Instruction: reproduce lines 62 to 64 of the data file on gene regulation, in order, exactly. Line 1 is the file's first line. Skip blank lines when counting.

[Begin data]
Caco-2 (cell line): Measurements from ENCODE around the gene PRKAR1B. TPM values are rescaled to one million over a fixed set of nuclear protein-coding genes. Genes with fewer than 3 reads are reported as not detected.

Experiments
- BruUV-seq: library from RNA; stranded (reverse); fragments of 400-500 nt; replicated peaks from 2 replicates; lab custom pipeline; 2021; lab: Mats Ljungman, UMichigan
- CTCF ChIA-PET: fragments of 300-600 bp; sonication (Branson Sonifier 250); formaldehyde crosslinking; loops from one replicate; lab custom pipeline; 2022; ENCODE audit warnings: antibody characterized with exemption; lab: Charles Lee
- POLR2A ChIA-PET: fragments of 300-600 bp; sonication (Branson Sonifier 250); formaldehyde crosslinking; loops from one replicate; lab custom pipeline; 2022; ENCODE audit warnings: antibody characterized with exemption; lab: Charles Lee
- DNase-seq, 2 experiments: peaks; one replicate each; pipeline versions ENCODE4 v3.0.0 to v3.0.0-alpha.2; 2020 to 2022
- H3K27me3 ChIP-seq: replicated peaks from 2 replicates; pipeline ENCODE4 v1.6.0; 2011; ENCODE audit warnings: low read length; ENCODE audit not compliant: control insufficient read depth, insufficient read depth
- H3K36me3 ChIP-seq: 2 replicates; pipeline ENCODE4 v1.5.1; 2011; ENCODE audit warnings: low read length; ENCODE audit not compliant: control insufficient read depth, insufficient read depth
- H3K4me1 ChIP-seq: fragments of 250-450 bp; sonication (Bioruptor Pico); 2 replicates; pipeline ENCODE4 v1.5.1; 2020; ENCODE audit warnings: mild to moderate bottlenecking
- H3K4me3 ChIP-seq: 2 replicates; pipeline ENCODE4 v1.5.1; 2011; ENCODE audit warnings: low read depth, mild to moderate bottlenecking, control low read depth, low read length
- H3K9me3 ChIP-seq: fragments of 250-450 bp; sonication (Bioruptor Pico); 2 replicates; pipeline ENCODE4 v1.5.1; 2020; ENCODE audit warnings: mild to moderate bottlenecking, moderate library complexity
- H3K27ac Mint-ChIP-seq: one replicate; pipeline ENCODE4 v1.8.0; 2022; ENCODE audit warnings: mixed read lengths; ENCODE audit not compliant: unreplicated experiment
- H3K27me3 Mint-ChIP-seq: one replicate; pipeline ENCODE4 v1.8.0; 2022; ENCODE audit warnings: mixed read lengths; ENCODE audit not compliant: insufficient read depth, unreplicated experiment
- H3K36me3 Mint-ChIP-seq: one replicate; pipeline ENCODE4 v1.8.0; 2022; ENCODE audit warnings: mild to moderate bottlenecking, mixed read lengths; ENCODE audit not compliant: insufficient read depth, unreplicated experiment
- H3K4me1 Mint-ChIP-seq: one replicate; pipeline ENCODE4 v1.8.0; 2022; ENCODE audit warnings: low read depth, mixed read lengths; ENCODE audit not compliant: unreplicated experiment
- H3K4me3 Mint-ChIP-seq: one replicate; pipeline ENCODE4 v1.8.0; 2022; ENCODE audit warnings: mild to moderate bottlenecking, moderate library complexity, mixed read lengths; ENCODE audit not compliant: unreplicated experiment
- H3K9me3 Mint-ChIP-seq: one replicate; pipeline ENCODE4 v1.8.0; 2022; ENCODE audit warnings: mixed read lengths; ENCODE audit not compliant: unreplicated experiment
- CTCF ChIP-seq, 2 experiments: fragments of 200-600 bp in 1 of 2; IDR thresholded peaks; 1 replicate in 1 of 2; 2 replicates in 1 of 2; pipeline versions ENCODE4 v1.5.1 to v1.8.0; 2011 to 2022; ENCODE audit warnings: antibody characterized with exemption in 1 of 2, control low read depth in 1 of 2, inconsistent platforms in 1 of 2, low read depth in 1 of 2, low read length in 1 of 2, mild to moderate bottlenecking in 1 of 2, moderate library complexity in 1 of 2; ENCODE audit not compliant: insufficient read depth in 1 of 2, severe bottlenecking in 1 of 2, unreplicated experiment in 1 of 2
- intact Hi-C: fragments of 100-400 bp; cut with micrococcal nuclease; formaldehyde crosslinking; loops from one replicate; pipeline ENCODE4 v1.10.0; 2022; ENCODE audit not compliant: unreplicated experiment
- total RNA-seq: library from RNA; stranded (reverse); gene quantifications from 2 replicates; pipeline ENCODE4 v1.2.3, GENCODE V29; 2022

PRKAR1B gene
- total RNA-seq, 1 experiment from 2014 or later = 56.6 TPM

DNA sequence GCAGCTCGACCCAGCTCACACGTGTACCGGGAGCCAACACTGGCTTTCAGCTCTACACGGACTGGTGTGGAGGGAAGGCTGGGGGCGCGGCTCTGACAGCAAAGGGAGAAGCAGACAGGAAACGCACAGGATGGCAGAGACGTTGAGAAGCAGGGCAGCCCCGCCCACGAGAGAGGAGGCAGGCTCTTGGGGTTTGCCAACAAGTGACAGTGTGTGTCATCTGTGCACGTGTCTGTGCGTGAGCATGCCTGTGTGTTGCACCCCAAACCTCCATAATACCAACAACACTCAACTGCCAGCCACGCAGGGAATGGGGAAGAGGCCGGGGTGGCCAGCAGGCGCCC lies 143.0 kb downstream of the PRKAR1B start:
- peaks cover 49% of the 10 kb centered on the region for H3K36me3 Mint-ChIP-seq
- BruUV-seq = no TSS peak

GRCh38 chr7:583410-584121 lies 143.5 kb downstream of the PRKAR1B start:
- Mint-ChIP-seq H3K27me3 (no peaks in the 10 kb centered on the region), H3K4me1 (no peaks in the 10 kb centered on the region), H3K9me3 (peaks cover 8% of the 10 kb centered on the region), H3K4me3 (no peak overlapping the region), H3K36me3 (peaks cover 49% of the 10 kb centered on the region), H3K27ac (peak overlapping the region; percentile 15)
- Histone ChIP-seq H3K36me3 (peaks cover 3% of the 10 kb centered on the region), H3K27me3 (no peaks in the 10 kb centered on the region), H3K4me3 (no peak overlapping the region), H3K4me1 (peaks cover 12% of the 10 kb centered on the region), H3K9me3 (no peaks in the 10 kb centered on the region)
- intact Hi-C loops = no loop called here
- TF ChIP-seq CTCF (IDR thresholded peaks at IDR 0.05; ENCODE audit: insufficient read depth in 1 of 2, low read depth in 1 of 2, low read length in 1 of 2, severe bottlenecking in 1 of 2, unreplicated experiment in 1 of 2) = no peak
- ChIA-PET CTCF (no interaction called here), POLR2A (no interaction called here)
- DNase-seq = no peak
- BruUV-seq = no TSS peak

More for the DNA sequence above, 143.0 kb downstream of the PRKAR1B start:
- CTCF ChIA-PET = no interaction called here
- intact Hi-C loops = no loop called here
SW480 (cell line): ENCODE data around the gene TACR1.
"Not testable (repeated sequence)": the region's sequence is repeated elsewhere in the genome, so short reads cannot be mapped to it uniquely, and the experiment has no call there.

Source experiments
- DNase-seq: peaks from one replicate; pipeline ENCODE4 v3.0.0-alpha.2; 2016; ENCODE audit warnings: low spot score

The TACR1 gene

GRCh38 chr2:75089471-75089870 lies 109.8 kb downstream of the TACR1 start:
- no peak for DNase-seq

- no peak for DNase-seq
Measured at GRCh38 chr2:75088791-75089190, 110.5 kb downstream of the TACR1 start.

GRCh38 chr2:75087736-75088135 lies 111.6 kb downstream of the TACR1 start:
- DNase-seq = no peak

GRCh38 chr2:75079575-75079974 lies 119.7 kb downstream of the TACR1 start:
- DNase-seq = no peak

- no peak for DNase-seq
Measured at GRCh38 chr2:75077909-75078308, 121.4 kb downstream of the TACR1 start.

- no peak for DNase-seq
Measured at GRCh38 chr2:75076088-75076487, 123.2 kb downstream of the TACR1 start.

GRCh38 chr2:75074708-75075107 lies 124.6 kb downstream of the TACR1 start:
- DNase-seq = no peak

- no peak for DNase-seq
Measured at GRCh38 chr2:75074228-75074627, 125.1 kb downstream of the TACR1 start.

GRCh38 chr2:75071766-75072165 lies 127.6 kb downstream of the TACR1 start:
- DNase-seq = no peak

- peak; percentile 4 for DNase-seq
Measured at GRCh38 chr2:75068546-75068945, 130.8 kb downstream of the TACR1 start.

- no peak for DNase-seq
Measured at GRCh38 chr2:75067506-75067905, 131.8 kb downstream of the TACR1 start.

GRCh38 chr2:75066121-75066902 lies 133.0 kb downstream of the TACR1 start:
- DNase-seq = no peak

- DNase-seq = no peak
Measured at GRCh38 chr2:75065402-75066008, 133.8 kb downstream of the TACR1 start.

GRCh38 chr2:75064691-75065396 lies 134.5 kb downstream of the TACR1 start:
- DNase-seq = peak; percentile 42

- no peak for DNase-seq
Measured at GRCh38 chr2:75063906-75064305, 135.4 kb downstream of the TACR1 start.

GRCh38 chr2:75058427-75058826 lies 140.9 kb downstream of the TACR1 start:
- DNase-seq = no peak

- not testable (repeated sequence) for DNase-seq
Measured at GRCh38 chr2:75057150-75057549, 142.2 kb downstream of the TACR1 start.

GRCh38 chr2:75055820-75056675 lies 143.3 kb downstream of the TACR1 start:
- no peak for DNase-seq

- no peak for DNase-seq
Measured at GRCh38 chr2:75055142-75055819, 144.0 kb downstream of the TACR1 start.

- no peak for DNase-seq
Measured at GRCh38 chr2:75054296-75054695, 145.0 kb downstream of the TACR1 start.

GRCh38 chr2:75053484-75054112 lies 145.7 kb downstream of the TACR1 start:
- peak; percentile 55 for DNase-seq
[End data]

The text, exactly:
- no peak for DNase-seq
Measured at GRCh38 chr2:75067506-75067905, 131.8 kb downstream of the TACR1 start.

GRCh38 chr2:75066121-75066902 lies 133.0 kb downstream of the TACR1 start: